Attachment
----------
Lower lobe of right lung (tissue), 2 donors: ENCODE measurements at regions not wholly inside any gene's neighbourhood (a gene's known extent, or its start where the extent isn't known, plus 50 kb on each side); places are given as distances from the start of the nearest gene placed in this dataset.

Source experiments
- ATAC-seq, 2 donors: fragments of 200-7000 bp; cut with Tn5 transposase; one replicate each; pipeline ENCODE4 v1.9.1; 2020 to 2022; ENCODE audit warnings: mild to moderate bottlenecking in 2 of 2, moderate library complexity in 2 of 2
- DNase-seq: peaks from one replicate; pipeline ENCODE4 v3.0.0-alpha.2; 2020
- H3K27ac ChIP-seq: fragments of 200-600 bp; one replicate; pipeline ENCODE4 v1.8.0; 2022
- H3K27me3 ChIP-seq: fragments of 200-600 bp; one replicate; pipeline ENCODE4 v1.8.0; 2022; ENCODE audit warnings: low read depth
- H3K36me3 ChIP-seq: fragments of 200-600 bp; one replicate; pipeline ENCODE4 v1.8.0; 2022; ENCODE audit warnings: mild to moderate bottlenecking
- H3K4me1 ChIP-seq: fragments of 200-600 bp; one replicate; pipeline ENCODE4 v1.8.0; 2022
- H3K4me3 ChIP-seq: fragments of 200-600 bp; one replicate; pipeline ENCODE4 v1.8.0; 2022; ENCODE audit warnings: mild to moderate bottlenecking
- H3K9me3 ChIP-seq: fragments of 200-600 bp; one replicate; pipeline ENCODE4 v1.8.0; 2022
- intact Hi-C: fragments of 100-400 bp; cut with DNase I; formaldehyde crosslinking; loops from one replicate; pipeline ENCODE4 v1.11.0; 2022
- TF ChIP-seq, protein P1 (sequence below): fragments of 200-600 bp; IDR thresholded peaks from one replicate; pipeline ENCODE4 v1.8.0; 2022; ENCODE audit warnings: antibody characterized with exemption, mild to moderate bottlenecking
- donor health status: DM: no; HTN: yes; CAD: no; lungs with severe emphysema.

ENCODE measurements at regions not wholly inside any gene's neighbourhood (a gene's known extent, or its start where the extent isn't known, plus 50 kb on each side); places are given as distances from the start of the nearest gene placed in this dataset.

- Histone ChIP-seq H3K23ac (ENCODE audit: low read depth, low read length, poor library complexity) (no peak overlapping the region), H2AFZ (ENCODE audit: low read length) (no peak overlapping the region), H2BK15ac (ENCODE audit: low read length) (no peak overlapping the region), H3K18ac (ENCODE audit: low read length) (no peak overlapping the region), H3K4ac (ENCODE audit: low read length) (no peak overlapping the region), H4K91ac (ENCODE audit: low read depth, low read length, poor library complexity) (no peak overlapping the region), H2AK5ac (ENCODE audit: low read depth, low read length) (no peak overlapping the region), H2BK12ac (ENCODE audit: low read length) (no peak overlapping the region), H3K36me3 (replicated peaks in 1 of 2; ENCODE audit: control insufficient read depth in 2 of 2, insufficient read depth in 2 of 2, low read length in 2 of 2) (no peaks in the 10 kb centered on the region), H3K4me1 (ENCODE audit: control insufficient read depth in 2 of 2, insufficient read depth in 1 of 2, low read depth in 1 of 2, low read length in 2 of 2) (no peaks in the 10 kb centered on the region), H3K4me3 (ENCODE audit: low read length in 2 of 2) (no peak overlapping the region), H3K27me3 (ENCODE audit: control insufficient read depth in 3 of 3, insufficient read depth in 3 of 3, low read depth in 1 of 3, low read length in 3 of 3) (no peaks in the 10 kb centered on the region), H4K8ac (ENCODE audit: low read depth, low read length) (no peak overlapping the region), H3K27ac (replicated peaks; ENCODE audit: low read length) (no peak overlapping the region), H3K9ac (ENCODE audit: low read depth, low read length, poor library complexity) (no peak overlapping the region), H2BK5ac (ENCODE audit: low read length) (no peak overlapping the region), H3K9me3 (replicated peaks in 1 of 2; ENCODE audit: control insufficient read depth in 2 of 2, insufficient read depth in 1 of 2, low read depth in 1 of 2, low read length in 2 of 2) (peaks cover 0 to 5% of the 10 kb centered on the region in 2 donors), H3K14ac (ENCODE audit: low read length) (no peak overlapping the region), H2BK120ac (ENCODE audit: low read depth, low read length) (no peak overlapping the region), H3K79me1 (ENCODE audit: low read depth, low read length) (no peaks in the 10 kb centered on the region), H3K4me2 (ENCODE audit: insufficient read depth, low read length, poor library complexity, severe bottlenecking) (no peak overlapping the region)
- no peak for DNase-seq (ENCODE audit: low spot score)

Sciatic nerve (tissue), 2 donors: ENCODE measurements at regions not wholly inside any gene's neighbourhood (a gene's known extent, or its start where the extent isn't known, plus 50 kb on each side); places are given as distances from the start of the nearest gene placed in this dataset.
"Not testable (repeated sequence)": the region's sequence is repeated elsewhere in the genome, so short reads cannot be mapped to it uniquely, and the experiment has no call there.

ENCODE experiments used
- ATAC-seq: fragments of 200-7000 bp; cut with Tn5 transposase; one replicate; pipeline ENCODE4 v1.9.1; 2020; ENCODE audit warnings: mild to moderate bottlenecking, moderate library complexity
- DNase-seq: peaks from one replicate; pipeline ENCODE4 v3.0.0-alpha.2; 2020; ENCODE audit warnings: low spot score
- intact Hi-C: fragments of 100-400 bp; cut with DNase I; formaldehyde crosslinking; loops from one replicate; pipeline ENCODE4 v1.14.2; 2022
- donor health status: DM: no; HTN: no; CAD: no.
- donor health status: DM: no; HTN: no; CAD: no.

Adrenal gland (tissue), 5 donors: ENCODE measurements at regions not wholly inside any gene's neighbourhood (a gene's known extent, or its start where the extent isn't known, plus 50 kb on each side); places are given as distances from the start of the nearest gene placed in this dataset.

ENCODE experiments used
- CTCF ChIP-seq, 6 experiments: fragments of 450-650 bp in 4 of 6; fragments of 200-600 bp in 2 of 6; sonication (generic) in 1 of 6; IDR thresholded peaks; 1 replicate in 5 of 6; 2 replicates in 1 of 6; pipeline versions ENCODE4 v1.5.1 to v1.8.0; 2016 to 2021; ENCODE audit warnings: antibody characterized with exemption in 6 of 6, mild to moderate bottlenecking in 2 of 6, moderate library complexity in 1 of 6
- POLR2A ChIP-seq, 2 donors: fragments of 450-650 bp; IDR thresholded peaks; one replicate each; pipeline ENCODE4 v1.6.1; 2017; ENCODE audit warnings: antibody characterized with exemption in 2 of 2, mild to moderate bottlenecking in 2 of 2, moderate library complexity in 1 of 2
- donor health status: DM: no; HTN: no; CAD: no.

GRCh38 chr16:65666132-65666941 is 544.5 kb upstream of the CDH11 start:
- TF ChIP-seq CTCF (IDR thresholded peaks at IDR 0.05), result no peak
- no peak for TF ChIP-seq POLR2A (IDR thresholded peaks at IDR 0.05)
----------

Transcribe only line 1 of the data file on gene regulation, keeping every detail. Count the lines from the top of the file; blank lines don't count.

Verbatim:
Lower lobe of right lung (tissue), 2 donors: ENCODE measurements at regions not wholly inside any gene's neighbourhood (a gene's known extent, or its start where the extent isn't known, plus 50 kb on each side); places are given as distances from the start of the nearest gene placed in this dataset.